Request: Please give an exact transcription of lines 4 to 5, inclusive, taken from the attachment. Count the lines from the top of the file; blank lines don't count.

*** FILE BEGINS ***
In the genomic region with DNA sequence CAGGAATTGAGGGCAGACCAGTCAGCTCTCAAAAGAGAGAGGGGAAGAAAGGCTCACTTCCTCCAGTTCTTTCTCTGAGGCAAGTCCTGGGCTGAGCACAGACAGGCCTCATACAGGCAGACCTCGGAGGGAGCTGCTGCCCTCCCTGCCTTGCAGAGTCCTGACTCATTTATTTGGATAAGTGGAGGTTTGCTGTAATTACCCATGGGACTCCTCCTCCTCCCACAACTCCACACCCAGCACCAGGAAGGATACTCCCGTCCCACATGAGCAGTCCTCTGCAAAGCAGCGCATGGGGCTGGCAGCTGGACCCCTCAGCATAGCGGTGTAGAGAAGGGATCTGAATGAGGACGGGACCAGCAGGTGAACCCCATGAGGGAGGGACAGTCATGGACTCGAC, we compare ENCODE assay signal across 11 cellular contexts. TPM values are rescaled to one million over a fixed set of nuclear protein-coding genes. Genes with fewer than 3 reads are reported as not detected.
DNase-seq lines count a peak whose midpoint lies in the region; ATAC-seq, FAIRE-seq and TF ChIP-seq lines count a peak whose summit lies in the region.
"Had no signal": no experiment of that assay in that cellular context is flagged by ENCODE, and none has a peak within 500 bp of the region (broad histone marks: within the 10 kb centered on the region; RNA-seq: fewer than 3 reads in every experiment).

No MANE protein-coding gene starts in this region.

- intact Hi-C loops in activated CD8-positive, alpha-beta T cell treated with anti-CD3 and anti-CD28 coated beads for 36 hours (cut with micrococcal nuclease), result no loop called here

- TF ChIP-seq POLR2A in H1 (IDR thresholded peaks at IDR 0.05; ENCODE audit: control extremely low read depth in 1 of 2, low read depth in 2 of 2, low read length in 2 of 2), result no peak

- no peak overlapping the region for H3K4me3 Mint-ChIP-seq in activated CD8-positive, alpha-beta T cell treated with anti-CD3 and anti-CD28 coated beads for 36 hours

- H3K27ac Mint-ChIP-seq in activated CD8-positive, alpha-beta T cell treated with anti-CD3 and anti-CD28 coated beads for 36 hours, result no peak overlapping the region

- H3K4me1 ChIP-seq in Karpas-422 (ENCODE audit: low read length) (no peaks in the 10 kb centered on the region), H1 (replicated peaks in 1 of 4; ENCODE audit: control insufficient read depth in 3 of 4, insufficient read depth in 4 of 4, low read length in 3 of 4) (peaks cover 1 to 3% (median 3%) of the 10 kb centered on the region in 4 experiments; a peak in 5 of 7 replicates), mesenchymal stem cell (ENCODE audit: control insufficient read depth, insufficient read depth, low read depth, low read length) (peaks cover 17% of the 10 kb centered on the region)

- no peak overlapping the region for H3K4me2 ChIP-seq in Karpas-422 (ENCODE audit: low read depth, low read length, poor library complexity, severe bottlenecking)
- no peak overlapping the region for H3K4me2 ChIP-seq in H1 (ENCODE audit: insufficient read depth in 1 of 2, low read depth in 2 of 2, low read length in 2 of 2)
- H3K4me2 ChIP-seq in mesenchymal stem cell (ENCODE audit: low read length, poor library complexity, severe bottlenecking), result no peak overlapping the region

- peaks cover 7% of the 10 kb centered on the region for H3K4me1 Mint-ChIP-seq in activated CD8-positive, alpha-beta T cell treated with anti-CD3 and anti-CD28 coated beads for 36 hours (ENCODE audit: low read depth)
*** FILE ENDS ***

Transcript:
No MANE protein-coding gene starts in this region.

- intact Hi-C loops in activated CD8-positive, alpha-beta T cell treated with anti-CD3 and anti-CD28 coated beads for 36 hours (cut with micrococcal nuclease), result no loop called here